2. Bernard, Tanguy & Dercon, Stefan & Taffesse, Alemayehu Seyoum, 2011. "Beyond fatalism: An empirical exploration of self-efficacy and aspirations failure in Ethiopia," IFPRI discussion papers 1101, International Food Policy Research Institute (IFPRI).
    3. Darío Maldonado, 2007. "The Design Of Optimal Education Policies When Individuals Differ In Inheritedwealth And Ability," ENSAYOS SOBRE POLÍTICA ECONÓMICA, BANCO DE LA REPÚBLICA - ESPE, vol. 25(55), pages 84-108, December.
    4. Harry Patrinos & Cristobal Ridao-Cano & Chris Sakellariou, 2009. "A note on schooling and wage inequality in the public and private sector," Empirical Economics, Springer, vol. 37(2), pages 383-392, October.
    5. Samuel Perlo-Freeman & Don J. Webber, 2009. "Basic Needs, Government Debt and Economic Growth," The World Economy, Wiley Blackwell, vol. 32(6), pages 965-994, June.
    6. Darío Maldonado, 2008. "Education policies and optimal taxation," International Tax and Public Finance, Springer;International Institute of Public Finance, vol. 15(2), pages 131-143, April.
    7. Morrissey Oliver & Kavuma Susan Namirembe & Upward Richard, 2015. "Private Returns to Education for Wage-employees and the Self-employed in Uganda," WIDER Working Paper Series 021, World Institute for Development Economic Research (UNU-WIDER).
    8. repec:eee:wdevel:v:96:y:2017:i:c:p:474-489 is not listed on IDEAS
    9. Fasih, Tazeen & Kingdon, Geeta & Patrinos, Harry Anthony & Sakellariou, Chris & Soderbom, Mans, 2012. "Heterogeneous returns to education in the labor market," Policy Research Working Paper Series 6170, The World Bank.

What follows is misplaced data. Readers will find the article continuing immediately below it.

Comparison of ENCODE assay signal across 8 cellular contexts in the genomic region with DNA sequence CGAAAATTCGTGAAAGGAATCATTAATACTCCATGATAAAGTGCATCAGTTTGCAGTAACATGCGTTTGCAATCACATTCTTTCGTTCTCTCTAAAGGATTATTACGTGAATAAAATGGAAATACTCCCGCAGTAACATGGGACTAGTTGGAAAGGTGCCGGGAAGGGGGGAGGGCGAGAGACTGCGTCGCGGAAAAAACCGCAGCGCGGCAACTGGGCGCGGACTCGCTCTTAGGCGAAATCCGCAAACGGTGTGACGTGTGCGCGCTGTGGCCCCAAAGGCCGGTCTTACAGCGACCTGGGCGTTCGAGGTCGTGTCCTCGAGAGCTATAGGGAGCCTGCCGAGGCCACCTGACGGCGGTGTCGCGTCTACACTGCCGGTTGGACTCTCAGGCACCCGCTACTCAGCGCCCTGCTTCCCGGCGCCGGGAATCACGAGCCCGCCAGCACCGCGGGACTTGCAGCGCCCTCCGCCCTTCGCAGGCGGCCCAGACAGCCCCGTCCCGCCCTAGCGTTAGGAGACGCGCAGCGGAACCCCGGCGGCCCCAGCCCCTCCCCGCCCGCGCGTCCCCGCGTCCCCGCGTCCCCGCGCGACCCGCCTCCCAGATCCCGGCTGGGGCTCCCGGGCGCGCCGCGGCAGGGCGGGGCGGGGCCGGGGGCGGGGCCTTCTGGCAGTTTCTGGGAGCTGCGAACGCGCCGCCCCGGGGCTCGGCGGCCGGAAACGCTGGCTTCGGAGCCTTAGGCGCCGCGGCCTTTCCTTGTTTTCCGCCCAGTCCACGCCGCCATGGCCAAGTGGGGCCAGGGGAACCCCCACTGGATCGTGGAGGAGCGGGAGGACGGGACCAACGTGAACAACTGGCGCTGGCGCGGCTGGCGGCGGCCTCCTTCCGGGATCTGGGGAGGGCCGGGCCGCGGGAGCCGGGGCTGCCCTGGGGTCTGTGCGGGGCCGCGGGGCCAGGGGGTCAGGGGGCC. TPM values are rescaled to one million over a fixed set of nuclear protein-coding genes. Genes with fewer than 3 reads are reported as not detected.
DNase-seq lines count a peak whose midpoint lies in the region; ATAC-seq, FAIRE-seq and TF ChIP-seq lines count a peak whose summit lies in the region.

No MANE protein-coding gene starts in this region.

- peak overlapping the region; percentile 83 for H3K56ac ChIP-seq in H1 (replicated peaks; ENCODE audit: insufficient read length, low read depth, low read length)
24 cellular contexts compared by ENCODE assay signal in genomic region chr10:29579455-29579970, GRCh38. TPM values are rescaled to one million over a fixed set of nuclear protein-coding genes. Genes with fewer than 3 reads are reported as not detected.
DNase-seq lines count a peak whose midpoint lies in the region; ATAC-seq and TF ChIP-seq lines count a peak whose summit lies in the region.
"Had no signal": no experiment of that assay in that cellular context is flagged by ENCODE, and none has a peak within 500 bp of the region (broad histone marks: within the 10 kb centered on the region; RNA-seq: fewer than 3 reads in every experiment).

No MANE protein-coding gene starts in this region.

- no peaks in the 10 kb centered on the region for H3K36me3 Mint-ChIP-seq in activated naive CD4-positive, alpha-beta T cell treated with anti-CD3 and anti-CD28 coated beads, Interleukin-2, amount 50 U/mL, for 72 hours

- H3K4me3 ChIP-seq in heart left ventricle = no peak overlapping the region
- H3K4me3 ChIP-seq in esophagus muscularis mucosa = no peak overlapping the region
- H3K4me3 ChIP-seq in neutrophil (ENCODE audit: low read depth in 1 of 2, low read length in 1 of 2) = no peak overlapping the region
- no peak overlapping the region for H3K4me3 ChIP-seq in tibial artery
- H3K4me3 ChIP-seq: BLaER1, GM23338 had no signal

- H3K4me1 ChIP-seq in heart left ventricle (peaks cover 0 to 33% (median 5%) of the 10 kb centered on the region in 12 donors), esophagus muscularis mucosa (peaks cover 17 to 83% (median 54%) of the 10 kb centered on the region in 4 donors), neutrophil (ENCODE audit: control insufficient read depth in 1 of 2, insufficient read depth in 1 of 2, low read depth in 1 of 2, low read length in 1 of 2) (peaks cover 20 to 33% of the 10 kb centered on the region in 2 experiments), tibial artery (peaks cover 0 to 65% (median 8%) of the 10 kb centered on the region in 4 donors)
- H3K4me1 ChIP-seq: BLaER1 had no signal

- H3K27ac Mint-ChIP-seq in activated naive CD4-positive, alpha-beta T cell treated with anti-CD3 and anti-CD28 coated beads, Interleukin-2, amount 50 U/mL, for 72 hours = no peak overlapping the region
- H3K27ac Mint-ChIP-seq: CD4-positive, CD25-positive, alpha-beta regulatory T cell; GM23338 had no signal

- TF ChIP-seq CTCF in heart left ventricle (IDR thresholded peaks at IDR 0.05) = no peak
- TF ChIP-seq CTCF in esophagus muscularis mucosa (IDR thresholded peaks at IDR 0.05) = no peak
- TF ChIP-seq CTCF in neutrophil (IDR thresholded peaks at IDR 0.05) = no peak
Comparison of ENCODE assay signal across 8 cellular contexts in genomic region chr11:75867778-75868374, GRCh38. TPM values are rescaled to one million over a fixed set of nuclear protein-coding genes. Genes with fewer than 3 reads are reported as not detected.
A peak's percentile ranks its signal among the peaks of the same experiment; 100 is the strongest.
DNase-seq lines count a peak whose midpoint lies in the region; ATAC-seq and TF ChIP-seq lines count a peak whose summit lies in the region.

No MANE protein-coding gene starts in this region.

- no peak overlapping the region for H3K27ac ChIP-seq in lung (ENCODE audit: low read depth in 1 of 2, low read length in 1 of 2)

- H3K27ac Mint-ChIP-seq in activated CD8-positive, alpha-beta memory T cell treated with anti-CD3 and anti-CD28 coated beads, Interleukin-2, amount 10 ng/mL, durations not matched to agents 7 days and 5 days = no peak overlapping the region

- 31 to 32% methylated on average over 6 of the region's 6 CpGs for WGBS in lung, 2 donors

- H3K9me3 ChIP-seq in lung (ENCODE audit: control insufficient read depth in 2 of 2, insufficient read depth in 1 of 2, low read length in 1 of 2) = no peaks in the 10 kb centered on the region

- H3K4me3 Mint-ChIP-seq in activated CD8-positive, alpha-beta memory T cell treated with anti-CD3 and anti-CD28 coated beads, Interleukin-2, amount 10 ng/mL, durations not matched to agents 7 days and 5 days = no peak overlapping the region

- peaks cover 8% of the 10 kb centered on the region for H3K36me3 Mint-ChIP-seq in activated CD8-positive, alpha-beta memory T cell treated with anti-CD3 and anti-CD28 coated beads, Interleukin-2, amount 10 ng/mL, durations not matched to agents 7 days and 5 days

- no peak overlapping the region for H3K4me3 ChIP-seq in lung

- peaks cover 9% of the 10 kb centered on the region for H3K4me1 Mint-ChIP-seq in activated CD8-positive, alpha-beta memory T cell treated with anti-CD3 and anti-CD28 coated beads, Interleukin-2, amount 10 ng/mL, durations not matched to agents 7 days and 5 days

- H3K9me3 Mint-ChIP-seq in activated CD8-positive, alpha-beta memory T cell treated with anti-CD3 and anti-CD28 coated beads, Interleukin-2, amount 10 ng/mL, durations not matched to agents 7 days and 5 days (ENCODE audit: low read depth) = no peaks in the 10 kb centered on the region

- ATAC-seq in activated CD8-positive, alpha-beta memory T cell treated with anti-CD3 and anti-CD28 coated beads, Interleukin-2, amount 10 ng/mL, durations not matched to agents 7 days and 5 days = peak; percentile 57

More about this item

    Statistics

    Access and download statistics

    Corrections

    All material on this site has been provided by the respective publishers and authors. You can help correct errors and omissions. When requesting a correction, please mention this item's handle: RePEc:taf:jdevst:v:41:y:2005:i:8:p:1405-1416. See general information about how to correct material in RePEc.

    For technical questions regarding this item, or to correct its authors, title, abstract, bibliographic or download information, contact: (Chris Longhurst). General contact details of provider: http://www.tandfonline.com/FJDS20 .

    If you have authored this item and are not yet registered with RePEc, we encourage you to do it here. This allows to link your profile to this item. It also allows you to accept potential citations to this item that we are uncertain about.

    If CitEc recognized a reference but did not link an item in RePEc to it, you can help with this form .

    If you know of missing items citing this one, you can help us creating those links by adding the relevant references in the same way as above, for each refering item. If you are a registered author of this item, you may also want to check the "citations" tab in your RePEc Author Service profile, as there may be some citations waiting for confirmation.

    Please note that corrections may take a couple of weeks to filter through the various RePEc services.

    IDEAS is a RePEc service hosted by the Research Division of the Federal Reserve Bank of St. Louis . RePEc uses bibliographic data supplied by the respective publishers.